Archive for Monday, March 23, 2009


An ounce of scents: Locals weigh in on men’s cologne

March 23, 2009


Some popular men’s fragrances at Weaver’s, 901 Mass., include Kenneth Cole’s Reaction and Dolce & Gabbana’s Light Blue.

Some popular men’s fragrances at Weaver’s, 901 Mass., include Kenneth Cole’s Reaction and Dolce & Gabbana’s Light Blue.

Cologne trends

Weaver’s men’s department employee Andrea Chavez shares some of the trends she sees in the cologne business:

• Cologne is still selling strong despite the economy and the introduction of less expensive body sprays.

• Musky, spicy and strong scents are out. Lighter, fresher scents are in.

• Cologne still popular among a wide spectrum of ages, from teens to guys in their 80s.

• Cologne is still very advertising-driven, and men frequently request scents they’ve smelled in magazine samples.

• Popular selling brands of cologne include Dolce & Gabbana, Armani and Lacoste.

It’s a product for men.

But when it comes to cologne, it’s no secret that it’s really for women. So it shouldn’t be a surprise that when it comes to what kind to wear, women have a good deal of input.

“Women are often the ones making the decision,” says Earl Reineman, who has seen his share of women picking out cologne for men in his 20-plus years working in the men’s department at Weaver’s, 901 Mass.

Fellow Weaver’s co-worker Patrick Craig says he also frequently sees wives who come into the store saying, “My husband wears this, I want him to change.”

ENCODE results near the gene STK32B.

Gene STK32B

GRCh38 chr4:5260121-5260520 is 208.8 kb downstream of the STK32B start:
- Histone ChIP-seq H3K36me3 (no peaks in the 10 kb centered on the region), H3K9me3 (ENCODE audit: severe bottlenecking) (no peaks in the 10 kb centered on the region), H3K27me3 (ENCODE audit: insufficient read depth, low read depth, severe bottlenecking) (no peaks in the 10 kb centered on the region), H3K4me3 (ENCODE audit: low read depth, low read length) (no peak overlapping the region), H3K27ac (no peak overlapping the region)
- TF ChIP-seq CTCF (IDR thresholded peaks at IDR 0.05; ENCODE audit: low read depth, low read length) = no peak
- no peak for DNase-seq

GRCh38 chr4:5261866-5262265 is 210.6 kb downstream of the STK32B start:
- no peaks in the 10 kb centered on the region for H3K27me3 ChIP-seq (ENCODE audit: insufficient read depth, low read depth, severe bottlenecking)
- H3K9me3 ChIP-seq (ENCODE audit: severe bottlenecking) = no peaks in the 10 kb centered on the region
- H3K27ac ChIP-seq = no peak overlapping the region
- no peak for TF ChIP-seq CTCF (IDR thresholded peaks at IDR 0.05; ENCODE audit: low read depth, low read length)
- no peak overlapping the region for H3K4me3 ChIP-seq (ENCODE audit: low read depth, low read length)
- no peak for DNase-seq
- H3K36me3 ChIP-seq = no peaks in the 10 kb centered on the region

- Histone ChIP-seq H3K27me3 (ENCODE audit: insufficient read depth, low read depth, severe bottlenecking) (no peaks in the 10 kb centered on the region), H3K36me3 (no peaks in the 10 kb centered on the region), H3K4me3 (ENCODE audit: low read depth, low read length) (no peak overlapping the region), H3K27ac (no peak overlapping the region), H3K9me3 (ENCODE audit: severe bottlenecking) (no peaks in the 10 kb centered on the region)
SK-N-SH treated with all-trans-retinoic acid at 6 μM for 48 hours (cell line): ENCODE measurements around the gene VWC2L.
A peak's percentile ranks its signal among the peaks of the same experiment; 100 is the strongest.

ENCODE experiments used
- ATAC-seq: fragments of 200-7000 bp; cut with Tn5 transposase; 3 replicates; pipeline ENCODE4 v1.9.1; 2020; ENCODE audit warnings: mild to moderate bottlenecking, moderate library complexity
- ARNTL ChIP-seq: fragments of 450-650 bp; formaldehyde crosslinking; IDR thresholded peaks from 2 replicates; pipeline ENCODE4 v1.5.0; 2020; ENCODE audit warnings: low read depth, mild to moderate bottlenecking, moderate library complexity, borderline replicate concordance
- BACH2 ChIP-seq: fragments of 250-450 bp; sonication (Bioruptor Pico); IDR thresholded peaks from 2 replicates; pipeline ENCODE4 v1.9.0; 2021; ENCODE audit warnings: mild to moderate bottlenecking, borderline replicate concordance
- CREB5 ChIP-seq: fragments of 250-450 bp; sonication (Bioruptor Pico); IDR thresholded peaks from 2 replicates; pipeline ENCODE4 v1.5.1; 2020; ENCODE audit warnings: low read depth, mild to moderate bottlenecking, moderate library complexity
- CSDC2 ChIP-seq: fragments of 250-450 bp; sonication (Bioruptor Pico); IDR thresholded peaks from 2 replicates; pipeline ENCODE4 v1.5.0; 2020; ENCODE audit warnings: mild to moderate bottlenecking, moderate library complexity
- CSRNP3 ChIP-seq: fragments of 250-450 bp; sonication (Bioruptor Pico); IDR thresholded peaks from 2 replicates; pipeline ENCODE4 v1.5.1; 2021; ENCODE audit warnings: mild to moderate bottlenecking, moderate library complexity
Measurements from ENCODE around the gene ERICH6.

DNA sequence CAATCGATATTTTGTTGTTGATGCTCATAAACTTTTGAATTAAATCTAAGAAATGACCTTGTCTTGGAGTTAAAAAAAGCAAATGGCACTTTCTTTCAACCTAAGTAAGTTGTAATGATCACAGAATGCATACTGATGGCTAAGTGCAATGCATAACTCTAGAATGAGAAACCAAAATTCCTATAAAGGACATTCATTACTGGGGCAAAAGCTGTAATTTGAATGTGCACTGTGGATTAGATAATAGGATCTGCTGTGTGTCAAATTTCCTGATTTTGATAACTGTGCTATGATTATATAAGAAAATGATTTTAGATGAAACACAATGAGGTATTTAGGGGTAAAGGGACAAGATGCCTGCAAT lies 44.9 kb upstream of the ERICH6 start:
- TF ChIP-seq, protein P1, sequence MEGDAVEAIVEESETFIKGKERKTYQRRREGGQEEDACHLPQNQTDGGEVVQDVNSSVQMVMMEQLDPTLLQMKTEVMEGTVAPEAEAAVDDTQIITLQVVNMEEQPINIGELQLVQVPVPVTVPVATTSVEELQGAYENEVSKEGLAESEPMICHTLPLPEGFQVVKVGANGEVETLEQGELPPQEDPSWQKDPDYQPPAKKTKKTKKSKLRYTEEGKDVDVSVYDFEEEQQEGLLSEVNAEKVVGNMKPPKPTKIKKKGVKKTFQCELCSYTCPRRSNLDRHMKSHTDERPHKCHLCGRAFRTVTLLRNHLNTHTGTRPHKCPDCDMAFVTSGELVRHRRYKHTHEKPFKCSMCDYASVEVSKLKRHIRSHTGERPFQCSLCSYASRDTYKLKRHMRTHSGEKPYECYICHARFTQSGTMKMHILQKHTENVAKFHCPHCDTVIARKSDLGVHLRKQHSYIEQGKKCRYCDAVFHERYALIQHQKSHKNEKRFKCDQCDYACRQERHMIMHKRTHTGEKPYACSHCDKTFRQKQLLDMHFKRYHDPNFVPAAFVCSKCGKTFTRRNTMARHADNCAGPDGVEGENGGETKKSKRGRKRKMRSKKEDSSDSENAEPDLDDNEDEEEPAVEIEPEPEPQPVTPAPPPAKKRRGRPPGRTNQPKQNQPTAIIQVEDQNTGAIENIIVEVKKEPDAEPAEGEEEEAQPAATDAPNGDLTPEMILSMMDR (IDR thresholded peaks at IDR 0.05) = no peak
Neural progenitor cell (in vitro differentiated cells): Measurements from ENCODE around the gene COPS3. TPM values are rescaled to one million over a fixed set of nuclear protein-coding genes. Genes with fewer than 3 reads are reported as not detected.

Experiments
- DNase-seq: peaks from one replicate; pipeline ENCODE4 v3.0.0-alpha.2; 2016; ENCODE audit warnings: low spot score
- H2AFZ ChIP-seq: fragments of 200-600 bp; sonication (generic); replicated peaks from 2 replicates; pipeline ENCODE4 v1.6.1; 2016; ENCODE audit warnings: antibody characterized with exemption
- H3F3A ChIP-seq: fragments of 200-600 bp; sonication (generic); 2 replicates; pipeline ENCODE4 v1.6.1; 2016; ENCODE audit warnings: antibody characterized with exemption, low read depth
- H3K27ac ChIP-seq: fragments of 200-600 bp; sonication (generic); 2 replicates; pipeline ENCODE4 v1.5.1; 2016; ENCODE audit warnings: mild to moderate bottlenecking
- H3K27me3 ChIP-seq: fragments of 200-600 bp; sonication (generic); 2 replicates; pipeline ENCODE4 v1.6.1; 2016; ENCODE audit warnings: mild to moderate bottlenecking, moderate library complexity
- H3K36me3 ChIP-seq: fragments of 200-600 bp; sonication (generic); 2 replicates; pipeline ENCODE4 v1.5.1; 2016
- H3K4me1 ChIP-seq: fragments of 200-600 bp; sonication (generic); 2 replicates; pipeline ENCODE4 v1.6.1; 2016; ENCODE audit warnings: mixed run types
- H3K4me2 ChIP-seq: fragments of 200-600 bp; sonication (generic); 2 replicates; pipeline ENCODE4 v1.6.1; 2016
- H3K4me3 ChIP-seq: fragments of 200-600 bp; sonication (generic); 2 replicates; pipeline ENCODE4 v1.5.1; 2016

According to Lilly Nicolen, manager at The Buckle, 805 Mass., giving cologne as a gift is a good option for women trying to steer men toward a particular scent. She says women frequently come into her store buying cologne as a gift for teens to senior citizens.

“It’s a one-size fits all (gift),” Nicolen says.

Mike Graczyk is one Lawrence-area resident who receives cologne as a gift during the Christmas season. And while he doesn’t pick the cologne out, he also heeds the feedback of the opposite sex.

“If it was the girlfriend (who didn’t like the cologne), I probably wouldn’t hang onto it that long,” says Graczyk. He adds jokingly: “Or I might hold onto it just to spite her.”

Others pass on cologne altogether.

Fred Ennis doesn’t wear cologne, and his wife, Beth, doesn’t have a strong opinion on cologne either way. Ennis says he finds that guys often wear too much of it.

“They put it on too strong,” he says, which irritates him in closed spaces, especially on airplanes.

For Gwen Arthur, cologne on a man is simply a bonus.

“Good-smelling cologne is a plus,” says Arthur, adding it’s not a necessity as long as a man practices good hygiene.

“Deodorant is plenty,” Arthur says.


canyon_wren 9 years, 2 months ago

I know I am old-fashioned but I don't care for most men's colognes. Shaving lotion is another matter, though some lotions are much more appealing than others. I also am looking forward to the passing of the trends of men shaving their heads or coloring their hair. It is a sad fact, but where gray hair makes a woman look older, it generally makes a man look sexier, I think and obviously-dyed hair only makes him look foolish. Just one woman's opinion, of course, that few people probably share!

mrf 9 years, 2 months ago

Cologne seems to be more popular among foreign men than American men. Sometimes it seems like they bath in cologne and the scent never goes away. For instance, I lent this blanket to my foreign roommate a year ago. I just pulled the blanket out of storage this weekend, and it still smelled like cologne! So how does one get the scent of a German out of a blanket?

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